First Thoughts: Why Extinction Rebellion needs to engage with power

 Blocking streets sends the subliminal message that concerns about global heating belong to the fringes.

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My sympathies lie with Extinction Rebellion, which is blocking London streets as I write. But I fear that continually preventing Londoners from going about their lawful business will provoke more people to dismiss the protesters as, in Boris Johnson’s words, “uncooperative crusties” with “heaving, hemp-smelling bivouacs”. Perhaps the activists should take inspiration from the Eurosceptics. A decade ago, their cause scarcely registered on the public mind. Now they are on the brink of triumph. Despite the sometimes violent language, they did not achieve that by taking to the streets in fancy dress.

An election is likely soon. What are the activists doing about that? Will they organise behind candidates who promise to work for net-zero carbon emissions by 2025? Instead of getting themselves locked up, will they knock on doors and deliver leaflets? Blocking streets sends the subliminal message that concerns about global heating belong to the fringes. Extinction Rebellion will be effective when it engages with the sources of political power.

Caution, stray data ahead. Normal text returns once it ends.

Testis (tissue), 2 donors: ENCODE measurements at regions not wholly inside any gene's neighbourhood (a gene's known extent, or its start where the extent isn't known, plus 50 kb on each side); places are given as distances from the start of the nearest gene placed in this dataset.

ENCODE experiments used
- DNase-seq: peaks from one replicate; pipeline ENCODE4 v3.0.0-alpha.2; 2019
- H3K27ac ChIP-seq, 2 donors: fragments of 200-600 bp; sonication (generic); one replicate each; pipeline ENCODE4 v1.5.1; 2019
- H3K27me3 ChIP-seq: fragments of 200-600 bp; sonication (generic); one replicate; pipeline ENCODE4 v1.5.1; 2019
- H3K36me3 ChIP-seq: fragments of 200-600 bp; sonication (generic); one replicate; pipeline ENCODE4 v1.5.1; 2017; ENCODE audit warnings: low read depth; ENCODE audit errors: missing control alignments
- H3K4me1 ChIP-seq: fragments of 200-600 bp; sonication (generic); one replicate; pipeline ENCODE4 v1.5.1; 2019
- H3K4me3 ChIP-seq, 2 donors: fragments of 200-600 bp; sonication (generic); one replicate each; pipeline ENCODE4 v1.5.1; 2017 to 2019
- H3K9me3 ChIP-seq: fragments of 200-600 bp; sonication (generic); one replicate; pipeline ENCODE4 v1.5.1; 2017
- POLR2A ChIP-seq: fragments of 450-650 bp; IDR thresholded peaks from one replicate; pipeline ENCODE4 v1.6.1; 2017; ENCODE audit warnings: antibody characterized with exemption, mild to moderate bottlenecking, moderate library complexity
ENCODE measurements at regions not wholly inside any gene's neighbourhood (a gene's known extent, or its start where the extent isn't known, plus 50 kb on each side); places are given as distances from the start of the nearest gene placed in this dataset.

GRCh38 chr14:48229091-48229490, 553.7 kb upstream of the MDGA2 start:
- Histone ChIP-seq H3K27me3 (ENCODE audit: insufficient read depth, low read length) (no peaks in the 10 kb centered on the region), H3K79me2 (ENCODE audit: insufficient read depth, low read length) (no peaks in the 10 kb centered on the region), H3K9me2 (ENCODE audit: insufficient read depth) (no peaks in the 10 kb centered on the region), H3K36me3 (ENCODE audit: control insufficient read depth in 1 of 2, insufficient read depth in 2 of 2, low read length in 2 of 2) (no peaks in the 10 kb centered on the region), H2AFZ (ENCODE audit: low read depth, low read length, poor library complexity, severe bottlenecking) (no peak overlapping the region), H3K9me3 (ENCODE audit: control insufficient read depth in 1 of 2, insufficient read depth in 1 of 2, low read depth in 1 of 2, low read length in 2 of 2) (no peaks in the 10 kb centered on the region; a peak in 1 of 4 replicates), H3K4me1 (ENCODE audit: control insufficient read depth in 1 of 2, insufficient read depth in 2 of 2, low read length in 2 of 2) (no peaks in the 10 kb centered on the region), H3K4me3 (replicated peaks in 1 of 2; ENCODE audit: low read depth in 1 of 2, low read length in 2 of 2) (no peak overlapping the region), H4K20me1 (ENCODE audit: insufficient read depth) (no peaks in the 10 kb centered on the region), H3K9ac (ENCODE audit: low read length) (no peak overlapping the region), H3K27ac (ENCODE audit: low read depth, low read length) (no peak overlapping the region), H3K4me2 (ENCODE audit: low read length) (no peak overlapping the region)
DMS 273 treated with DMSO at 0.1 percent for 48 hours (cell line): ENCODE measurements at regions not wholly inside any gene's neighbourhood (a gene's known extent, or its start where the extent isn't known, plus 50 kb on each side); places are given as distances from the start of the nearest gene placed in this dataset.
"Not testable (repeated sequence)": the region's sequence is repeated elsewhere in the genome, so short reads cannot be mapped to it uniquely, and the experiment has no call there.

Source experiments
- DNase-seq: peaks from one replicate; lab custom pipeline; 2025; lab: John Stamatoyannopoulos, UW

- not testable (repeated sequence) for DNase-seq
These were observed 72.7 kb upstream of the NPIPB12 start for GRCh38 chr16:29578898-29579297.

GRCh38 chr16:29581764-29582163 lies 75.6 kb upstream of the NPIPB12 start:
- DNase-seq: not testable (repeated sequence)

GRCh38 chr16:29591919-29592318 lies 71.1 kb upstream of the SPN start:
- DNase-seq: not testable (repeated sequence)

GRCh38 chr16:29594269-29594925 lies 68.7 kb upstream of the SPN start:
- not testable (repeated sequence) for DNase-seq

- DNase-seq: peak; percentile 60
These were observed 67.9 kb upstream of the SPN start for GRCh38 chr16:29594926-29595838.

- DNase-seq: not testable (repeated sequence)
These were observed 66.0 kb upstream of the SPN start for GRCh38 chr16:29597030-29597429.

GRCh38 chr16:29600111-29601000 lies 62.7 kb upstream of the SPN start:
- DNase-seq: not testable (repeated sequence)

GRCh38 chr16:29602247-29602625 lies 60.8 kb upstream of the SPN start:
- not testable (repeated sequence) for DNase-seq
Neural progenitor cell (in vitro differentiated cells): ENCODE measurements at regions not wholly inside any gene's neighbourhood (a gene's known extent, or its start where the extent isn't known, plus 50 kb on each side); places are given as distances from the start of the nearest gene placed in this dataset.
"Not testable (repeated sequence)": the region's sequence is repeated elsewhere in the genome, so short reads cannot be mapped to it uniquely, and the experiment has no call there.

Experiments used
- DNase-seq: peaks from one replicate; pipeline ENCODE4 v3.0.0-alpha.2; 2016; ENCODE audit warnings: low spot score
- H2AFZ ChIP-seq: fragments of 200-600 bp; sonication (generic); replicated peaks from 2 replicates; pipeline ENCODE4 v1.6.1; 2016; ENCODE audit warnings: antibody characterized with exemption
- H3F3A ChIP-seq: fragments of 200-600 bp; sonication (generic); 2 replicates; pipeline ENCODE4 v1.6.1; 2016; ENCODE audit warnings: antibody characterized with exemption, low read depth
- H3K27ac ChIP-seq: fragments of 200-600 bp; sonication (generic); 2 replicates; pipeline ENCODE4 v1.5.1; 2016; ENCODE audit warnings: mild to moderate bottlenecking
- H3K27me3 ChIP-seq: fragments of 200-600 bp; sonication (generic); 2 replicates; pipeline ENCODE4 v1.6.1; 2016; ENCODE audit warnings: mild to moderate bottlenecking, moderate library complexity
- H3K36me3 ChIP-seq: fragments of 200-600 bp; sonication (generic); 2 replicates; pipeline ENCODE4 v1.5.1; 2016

Disorderly queue

A message sent to the Spectator’s political editor by “a contact in No 10”, presumed to be the Prime Minister’s aide Dominic Cummings, states: “We will make clear privately and publicly that [EU] countries which oppose delay [beyond the 31 October Brexit date] will go to the front of the queue for future co-operation… Those who support delay will go to the bottom of the queue.” Such language was last heard from Barack Obama during the referendum campaign. He warned that, outside the EU, Britain would be at the back of the queue for US trade deals. US presidents can talk like that. When British ministers and aides imitate him, it suggests they are still living in the 19th century.

It sucks